Climate Impacts on Maine Wild Blueberry Farms: Interview with David Yarborough, PhD

To better understand the impacts of climate change on blueberry farms, we asked UMaine Cooperative Extension’s David Yarborough* to reflect on his 40 years of experience advising Maine growers.

David has noticed changes in weather patterns during his career, including “both an earlier spring and a later fall” leading to a longer growing season, “more erratic frosts and freezes,” and the drought-inducing combination of “higher summer temperatures and less summer precipitation.” David suggests that emerging management issues related to these changes include the need for irrigation in crop fields, and new diseases and insect pests that can impact blueberry yields. Additionally, in relation to human health he notes that “ticks have also spread into wild blueberry fields and diseases they vector such as Lyme can cause serious diseases.” You can read David’s full interview at:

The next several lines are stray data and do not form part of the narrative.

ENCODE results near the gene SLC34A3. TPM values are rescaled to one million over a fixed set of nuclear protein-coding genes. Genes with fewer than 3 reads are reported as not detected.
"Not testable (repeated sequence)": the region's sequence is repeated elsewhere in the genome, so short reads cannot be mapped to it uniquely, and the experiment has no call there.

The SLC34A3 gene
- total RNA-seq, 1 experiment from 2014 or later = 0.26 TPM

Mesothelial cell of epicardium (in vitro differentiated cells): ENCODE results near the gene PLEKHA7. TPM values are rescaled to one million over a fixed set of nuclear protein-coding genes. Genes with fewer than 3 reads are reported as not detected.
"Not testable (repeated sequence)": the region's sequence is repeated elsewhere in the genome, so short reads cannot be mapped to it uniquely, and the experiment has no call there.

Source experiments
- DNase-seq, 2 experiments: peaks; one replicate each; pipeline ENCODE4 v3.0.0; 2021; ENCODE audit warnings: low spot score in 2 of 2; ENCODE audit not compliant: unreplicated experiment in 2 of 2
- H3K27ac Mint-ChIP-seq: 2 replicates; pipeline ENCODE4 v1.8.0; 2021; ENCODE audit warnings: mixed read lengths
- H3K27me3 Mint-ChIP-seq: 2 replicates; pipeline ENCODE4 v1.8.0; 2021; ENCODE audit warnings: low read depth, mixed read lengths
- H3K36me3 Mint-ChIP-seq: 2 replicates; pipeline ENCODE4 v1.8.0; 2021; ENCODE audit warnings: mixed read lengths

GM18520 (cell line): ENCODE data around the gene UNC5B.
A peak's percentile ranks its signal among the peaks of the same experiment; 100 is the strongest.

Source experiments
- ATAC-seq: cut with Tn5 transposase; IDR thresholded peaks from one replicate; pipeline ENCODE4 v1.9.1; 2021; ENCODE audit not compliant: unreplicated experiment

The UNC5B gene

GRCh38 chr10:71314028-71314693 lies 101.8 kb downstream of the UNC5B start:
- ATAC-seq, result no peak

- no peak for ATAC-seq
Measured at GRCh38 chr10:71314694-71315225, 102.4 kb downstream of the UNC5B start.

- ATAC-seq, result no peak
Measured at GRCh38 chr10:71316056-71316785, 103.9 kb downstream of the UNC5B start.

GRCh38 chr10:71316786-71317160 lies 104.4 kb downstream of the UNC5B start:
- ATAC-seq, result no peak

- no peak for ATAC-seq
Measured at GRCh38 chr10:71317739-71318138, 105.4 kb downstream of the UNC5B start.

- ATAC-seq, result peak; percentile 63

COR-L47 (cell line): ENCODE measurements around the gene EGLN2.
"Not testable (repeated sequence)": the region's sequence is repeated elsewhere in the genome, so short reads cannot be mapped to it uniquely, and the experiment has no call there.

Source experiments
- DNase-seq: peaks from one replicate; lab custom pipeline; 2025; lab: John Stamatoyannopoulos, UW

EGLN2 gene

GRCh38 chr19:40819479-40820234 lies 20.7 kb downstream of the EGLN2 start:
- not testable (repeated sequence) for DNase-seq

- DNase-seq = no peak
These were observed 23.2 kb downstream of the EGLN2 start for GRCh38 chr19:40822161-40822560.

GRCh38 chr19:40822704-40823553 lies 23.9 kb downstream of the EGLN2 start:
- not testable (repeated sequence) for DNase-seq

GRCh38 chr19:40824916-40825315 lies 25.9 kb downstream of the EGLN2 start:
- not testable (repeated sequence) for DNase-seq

This is part two in a series of Specialist Interviews the Maine Climate and Agriculture Network (MECAN) is collecting in order to share perspectives on climate change from different agricultural sectors in Maine. You can find out more about MECAN on our website,